“When I finally returned home, reuniting was very emotional,” he shares. “The next day, I became a wartime CFO resourcing two major combat operations, Enduring Freedom and Iraqi Freedom [Afghanistan and Iraq]. Clearly 9/11 was a crucible event, but having lived through it, I’m grateful I could serve and contribute with my colleagues to leave the organization better off than I found it.”
“Service to others and leading by serving are guideposts that all my ‘angels along the way’ impressed on me; board service is another expression of that conviction,” he reflects.
Besides having multisector expertise, Montelongo advises: “Approach the task of directorship as a noble mission. I encourage board peers and aspirants to consider board service more than a responsibility—it is a vocation, a privilege, and an honor to serve. I enjoy enhancing the economic sustainability of the corporate enterprise and bolstering stakeholder confidence.”
He puts this into practice in his board work at Herbalife, where he’s particularly proud to be one of three Latino directors along with former Surgeon General Dr. Richard Carmona and former Undersecretary of State Maria Otero. Herbalife is the only Fortune 1000 company with that kind of US Hispanic representation on its board.
In the Director’s Seat With Esther Aguilera
Esther Aguilera: Your experience on 9/11 at Ground Zero in the Pentagon must have tested you. Which of your multi-faceted career experiences, leadership qualities, and personal values did you turn to most during that troubling incident?
Michael Montelongo: 9/11 was a seminal tragedy—a national crisis of horrible proportions whose scale, scope, and impact far exceeds anything most organizations and teams will ever face. So on that day and repeatedly thereafter, I turned to my faith, family, community, and team, and all I learned in my military service about duty, resiliency, perseverance, and selfless service for hope and strength. The intensive training one gets in the military—which is also true of our first responders—emphasizes calm in the face of adversity and a strong “mission first, people always” ethos that requires completing one’s job and focusing on the welfare of one’s team. So after seeing to my family’s needs because they were my immediate concern, my priorities were the mission and my team. While such crises can shake us to our core, they can also serve to build our commitment, character, and determination to serve and make a difference in a very impactful way.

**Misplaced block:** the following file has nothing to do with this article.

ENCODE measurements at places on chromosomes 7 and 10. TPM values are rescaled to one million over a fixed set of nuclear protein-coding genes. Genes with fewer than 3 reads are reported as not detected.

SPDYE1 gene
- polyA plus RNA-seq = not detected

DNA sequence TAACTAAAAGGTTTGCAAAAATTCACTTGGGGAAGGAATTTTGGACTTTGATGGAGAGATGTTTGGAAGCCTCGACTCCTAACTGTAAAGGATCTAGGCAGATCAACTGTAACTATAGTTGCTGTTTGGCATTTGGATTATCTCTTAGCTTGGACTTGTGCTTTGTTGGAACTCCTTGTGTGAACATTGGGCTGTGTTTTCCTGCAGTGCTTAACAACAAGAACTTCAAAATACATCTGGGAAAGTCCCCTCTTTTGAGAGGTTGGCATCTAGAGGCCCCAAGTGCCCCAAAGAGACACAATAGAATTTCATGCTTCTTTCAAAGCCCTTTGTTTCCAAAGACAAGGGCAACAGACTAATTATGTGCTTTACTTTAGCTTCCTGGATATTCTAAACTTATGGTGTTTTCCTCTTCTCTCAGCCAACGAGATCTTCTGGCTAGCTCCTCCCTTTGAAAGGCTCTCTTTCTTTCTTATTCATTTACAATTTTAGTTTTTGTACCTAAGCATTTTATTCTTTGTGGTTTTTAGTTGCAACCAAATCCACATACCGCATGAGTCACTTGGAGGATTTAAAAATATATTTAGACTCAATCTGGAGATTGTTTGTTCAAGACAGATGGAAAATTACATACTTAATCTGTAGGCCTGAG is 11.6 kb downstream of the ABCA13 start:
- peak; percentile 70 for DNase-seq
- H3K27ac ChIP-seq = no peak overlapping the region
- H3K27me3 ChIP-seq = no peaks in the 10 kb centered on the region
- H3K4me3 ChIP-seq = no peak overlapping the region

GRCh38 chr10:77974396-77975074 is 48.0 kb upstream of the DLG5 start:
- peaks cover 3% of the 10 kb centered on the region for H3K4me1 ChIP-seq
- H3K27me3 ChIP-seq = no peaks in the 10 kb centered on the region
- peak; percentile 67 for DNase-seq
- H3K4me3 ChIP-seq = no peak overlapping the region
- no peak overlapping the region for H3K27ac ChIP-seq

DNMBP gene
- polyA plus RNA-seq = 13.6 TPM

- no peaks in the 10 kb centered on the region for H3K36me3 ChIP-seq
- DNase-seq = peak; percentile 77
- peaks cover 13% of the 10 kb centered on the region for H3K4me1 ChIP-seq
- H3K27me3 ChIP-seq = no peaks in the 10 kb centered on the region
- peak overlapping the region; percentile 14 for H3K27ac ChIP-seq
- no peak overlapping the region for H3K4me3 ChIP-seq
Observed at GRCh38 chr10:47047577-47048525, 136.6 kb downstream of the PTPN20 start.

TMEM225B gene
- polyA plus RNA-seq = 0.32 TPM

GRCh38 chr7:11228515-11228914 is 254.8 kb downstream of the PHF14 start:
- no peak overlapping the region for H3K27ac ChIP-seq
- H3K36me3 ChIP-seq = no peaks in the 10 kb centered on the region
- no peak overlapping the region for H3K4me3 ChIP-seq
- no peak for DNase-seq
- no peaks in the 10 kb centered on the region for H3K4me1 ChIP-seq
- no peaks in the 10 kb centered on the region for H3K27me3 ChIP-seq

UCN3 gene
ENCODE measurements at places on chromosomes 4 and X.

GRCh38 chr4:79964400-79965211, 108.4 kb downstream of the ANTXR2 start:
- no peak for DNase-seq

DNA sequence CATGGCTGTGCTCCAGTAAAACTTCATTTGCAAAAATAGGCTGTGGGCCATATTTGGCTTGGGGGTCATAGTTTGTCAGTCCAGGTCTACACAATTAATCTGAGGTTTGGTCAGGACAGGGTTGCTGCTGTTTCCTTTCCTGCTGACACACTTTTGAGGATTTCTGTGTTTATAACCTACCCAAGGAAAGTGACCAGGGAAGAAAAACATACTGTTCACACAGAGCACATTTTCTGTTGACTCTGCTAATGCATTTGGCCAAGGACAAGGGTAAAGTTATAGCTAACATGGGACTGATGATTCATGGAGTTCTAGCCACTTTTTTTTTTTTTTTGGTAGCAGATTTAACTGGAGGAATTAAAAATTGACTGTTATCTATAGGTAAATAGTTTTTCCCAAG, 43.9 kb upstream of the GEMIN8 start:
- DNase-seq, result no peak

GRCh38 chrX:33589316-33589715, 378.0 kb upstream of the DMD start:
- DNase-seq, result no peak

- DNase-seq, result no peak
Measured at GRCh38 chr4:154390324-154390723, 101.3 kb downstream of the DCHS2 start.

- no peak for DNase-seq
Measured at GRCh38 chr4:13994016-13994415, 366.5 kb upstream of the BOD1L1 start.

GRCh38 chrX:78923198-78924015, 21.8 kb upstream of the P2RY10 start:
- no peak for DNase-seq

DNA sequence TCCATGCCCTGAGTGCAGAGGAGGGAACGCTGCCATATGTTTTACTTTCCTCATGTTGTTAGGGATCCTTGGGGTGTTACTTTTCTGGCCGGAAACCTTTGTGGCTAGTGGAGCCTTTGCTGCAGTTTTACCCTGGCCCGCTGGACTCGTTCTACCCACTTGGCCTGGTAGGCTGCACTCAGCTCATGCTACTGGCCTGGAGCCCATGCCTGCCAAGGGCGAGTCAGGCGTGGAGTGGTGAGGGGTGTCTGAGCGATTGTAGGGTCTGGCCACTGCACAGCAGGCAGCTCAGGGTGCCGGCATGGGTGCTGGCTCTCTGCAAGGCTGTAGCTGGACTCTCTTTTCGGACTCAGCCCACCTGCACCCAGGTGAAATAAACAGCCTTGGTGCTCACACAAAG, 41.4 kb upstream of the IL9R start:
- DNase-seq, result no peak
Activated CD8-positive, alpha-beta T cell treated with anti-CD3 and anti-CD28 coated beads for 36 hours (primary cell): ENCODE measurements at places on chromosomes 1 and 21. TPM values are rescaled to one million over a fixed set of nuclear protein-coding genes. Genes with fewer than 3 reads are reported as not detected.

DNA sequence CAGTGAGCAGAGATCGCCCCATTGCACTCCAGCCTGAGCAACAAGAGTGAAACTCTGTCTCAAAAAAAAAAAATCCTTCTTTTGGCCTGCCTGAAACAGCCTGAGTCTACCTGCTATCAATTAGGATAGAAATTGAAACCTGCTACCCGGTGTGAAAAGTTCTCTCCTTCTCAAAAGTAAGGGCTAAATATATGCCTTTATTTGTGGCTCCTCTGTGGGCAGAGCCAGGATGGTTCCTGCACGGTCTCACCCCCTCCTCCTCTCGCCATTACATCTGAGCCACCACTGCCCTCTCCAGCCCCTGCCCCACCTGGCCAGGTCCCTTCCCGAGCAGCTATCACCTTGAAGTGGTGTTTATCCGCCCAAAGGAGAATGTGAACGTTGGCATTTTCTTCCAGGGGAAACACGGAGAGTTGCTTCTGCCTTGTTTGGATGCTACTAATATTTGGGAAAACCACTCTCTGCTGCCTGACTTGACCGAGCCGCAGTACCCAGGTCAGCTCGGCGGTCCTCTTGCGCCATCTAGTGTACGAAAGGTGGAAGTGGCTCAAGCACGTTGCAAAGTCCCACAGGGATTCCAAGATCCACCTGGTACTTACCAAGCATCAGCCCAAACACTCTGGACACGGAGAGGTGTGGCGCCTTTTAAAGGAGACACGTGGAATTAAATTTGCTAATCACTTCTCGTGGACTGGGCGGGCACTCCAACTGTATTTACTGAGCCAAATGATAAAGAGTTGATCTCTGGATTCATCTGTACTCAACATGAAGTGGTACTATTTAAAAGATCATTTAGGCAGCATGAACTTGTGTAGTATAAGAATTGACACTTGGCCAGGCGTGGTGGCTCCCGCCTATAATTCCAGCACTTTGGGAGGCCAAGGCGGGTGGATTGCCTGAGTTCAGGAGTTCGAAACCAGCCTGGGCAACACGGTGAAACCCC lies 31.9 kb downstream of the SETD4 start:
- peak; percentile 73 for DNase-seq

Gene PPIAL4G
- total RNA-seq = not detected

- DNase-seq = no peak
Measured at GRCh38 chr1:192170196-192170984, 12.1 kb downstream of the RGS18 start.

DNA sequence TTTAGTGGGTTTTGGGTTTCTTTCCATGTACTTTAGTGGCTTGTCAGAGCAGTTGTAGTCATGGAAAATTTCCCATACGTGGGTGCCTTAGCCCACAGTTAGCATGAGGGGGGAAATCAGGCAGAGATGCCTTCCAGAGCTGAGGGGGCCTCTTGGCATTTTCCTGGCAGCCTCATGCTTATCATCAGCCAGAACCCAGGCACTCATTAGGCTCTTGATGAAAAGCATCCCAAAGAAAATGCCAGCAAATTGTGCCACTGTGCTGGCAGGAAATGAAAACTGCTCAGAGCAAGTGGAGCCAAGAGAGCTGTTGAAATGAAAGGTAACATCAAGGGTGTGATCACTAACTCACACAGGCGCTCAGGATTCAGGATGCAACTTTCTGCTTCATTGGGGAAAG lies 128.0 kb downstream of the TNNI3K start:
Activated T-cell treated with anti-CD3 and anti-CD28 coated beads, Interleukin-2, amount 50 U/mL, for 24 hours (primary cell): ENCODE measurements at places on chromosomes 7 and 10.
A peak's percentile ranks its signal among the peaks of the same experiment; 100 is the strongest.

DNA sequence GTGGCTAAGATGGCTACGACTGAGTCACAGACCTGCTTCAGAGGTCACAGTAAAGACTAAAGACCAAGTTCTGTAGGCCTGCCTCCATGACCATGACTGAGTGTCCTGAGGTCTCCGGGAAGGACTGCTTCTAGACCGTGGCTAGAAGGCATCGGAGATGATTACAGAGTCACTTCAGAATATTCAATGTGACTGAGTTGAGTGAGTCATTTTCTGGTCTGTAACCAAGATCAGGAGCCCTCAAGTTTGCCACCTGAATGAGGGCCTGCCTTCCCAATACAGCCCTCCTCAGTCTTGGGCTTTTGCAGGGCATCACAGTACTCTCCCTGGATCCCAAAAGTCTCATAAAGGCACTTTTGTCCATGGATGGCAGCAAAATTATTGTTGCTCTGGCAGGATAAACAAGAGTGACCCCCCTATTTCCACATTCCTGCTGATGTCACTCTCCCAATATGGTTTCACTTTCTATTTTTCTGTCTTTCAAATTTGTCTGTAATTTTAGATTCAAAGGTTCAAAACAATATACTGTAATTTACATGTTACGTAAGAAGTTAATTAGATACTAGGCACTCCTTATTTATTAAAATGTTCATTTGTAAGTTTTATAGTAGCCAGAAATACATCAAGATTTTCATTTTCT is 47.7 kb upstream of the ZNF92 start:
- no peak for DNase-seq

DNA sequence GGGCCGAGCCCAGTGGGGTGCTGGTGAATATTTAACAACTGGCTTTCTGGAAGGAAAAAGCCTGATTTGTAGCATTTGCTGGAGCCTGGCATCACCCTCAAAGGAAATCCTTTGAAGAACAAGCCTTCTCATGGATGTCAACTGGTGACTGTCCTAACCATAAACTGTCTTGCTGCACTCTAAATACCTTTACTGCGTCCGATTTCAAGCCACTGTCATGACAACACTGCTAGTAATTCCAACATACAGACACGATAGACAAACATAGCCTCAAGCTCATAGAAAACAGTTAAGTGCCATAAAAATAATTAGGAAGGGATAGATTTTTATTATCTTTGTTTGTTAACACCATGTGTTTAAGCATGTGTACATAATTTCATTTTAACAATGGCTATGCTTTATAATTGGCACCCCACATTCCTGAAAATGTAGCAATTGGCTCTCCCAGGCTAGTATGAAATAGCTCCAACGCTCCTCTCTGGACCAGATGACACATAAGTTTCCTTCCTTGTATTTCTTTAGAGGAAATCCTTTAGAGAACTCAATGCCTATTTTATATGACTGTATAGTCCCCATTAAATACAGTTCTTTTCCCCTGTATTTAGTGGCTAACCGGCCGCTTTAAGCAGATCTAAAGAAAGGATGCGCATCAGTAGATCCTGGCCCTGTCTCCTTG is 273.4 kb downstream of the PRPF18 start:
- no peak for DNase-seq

EA: Can you relate the troubleshooting and emergency response that you experienced as Air Force CFO on 9/11 at the Pentagon to any of your
MM: No one is immune to crisis—it’s the new global norm—so boards and management teams must have “crisis veterans” in the boardroom, leaders who are proactive and prepared and, when the unexpected strikes, can take a serious blow and bounce back because it’s the effectiveness of the response that matters. The skills I developed during my military and government career translate effectively in the boardroom, especially during crisis situations It’s a playbook that has enabled me to navigate many a boardroom situation requiring crisis management insight.